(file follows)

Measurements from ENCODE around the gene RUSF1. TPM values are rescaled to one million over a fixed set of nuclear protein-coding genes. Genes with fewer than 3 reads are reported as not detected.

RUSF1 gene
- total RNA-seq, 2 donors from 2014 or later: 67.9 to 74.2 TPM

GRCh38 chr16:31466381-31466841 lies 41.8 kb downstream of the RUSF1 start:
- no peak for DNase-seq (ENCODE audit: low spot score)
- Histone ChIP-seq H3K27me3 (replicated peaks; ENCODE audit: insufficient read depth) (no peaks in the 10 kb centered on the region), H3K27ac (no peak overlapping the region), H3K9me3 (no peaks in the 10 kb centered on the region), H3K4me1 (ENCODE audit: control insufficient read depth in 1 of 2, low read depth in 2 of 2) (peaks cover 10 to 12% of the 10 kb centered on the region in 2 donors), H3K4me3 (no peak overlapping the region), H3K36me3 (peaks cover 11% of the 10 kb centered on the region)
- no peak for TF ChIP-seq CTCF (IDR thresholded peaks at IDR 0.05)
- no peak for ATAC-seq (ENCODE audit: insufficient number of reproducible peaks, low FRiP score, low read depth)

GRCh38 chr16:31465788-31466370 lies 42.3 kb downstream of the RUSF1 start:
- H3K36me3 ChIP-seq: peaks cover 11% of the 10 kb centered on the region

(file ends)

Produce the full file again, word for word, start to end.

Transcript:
Measurements from ENCODE around the gene RUSF1. TPM values are rescaled to one million over a fixed set of nuclear protein-coding genes. Genes with fewer than 3 reads are reported as not detected.

RUSF1 gene
- total RNA-seq, 2 donors from 2014 or later: 67.9 to 74.2 TPM

GRCh38 chr16:31466381-31466841 lies 41.8 kb downstream of the RUSF1 start:
- no peak for DNase-seq (ENCODE audit: low spot score)
- Histone ChIP-seq H3K27me3 (replicated peaks; ENCODE audit: insufficient read depth) (no peaks in the 10 kb centered on the region), H3K27ac (no peak overlapping the region), H3K9me3 (no peaks in the 10 kb centered on the region), H3K4me1 (ENCODE audit: control insufficient read depth in 1 of 2, low read depth in 2 of 2) (peaks cover 10 to 12% of the 10 kb centered on the region in 2 donors), H3K4me3 (no peak overlapping the region), H3K36me3 (peaks cover 11% of the 10 kb centered on the region)
- no peak for TF ChIP-seq CTCF (IDR thresholded peaks at IDR 0.05)
- no peak for ATAC-seq (ENCODE audit: insufficient number of reproducible peaks, low FRiP score, low read depth)

GRCh38 chr16:31465788-31466370 lies 42.3 kb downstream of the RUSF1 start:
- H3K36me3 ChIP-seq: peaks cover 11% of the 10 kb centered on the region